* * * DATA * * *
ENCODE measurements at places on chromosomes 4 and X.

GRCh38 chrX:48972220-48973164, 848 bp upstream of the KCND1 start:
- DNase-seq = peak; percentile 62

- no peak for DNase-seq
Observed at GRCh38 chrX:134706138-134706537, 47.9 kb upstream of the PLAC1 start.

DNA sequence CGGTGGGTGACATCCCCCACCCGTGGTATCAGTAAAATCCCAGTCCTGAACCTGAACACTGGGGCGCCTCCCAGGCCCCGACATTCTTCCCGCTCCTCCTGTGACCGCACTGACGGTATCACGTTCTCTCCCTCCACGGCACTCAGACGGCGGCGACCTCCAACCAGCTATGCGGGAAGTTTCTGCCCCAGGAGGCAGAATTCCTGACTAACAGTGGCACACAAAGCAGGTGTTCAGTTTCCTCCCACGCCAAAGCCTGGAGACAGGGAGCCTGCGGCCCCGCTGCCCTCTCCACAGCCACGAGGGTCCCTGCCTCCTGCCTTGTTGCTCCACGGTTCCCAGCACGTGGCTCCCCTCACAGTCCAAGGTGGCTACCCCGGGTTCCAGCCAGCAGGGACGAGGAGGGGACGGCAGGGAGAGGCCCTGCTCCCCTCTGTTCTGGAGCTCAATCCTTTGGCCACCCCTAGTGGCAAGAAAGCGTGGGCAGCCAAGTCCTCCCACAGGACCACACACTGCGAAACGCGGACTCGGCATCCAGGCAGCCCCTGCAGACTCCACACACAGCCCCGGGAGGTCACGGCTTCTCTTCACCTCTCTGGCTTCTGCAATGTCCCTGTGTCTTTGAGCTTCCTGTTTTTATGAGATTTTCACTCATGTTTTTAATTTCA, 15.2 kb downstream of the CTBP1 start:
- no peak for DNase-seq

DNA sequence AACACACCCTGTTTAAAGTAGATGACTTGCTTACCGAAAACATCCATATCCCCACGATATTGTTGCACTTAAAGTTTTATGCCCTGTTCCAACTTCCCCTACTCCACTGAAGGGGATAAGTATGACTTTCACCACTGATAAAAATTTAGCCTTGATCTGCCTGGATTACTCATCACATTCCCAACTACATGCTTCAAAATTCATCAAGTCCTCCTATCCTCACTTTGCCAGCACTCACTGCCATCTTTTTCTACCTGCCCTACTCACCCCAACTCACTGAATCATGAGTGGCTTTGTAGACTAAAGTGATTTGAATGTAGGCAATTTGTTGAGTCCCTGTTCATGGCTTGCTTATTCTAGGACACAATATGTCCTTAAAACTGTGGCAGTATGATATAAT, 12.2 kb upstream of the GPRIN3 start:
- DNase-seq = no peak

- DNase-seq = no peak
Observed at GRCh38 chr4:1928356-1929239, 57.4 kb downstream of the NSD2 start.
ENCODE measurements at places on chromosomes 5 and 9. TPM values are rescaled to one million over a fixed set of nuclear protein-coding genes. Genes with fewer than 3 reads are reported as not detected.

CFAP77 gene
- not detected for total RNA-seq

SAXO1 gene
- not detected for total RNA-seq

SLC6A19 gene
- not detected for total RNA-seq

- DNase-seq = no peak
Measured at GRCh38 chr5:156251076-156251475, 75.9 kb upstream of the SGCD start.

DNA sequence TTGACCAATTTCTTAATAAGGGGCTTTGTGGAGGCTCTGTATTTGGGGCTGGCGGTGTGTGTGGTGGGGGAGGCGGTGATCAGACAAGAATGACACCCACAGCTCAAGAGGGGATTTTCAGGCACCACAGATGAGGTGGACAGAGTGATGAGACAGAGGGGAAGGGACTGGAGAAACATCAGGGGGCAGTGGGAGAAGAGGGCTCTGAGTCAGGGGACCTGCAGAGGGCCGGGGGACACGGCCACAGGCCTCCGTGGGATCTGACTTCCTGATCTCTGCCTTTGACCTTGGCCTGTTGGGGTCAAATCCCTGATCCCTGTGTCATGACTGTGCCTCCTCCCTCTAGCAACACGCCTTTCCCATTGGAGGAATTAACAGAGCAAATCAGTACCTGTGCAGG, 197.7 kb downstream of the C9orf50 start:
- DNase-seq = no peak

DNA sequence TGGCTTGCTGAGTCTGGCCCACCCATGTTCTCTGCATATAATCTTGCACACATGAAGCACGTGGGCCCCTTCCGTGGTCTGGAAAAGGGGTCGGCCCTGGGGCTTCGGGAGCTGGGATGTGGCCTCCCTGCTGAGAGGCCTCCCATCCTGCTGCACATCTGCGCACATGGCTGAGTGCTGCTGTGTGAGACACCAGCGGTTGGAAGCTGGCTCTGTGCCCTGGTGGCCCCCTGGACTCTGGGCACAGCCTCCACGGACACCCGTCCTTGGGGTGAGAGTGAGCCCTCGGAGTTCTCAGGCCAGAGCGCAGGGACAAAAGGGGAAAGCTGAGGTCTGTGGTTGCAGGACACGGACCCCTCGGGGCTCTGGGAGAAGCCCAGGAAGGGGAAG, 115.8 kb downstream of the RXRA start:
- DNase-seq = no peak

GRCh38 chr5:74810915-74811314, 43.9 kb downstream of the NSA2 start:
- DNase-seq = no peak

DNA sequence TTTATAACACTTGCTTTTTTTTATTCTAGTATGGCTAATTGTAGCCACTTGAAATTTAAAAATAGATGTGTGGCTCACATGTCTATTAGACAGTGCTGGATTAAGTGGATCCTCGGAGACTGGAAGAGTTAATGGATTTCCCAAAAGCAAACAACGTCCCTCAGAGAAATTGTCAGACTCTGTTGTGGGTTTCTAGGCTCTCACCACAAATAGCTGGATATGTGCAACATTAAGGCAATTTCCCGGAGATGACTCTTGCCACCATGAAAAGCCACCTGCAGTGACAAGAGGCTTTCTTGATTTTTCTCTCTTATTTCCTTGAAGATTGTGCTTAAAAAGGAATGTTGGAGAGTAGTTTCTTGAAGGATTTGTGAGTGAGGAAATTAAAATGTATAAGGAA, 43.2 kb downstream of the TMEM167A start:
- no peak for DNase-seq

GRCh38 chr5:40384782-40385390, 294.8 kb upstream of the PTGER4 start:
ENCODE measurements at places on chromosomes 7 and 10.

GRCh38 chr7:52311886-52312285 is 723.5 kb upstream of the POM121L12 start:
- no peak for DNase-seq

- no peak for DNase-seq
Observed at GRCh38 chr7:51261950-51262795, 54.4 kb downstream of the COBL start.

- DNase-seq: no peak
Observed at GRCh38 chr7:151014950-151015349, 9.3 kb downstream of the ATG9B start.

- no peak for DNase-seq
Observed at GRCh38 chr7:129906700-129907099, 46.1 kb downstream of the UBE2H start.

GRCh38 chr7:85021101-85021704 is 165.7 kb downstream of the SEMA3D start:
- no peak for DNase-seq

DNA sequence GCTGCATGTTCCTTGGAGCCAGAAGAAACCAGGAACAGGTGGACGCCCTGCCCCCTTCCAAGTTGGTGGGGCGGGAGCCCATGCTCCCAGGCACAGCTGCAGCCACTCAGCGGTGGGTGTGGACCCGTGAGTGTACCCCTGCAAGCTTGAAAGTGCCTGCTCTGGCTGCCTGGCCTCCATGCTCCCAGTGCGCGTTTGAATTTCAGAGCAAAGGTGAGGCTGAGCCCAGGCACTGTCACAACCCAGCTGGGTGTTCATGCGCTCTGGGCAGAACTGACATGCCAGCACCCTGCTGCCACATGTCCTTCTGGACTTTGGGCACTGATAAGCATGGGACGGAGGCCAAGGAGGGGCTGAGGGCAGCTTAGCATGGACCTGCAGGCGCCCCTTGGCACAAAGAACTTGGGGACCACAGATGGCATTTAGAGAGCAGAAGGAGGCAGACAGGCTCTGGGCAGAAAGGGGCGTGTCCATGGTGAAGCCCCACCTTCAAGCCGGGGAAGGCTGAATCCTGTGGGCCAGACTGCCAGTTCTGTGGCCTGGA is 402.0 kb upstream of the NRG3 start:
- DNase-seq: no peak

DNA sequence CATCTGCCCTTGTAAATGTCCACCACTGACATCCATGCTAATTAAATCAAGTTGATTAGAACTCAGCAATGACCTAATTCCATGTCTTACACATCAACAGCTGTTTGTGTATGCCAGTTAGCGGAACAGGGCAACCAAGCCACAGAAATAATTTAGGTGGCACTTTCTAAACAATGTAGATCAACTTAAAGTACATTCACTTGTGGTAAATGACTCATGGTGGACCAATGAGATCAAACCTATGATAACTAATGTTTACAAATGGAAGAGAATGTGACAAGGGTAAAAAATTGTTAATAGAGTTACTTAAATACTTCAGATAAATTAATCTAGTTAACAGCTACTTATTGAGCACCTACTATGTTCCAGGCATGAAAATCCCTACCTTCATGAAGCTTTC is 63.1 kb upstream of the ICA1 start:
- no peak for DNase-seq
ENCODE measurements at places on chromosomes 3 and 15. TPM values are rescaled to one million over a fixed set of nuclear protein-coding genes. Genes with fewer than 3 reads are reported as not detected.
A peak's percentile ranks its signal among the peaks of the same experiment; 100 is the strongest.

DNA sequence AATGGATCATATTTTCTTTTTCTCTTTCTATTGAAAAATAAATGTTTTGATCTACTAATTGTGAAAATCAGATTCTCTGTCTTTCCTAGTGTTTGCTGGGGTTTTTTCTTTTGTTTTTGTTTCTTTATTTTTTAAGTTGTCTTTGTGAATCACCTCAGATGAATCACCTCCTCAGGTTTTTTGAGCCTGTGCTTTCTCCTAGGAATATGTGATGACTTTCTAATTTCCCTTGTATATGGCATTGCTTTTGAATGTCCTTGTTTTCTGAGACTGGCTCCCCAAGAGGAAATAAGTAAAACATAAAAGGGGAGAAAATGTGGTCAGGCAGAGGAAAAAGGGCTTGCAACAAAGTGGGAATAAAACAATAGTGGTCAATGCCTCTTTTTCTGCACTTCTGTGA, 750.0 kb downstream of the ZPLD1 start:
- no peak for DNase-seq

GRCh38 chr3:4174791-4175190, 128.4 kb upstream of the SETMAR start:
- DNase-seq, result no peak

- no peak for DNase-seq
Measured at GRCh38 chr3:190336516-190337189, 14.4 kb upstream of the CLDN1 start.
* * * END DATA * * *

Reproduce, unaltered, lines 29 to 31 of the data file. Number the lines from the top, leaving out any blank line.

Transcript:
GRCh38 chr5:40384782-40385390, 294.8 kb upstream of the PTGER4 start:
ENCODE measurements at places on chromosomes 7 and 10.

GRCh38 chr7:52311886-52312285 is 723.5 kb upstream of the POM121L12 start: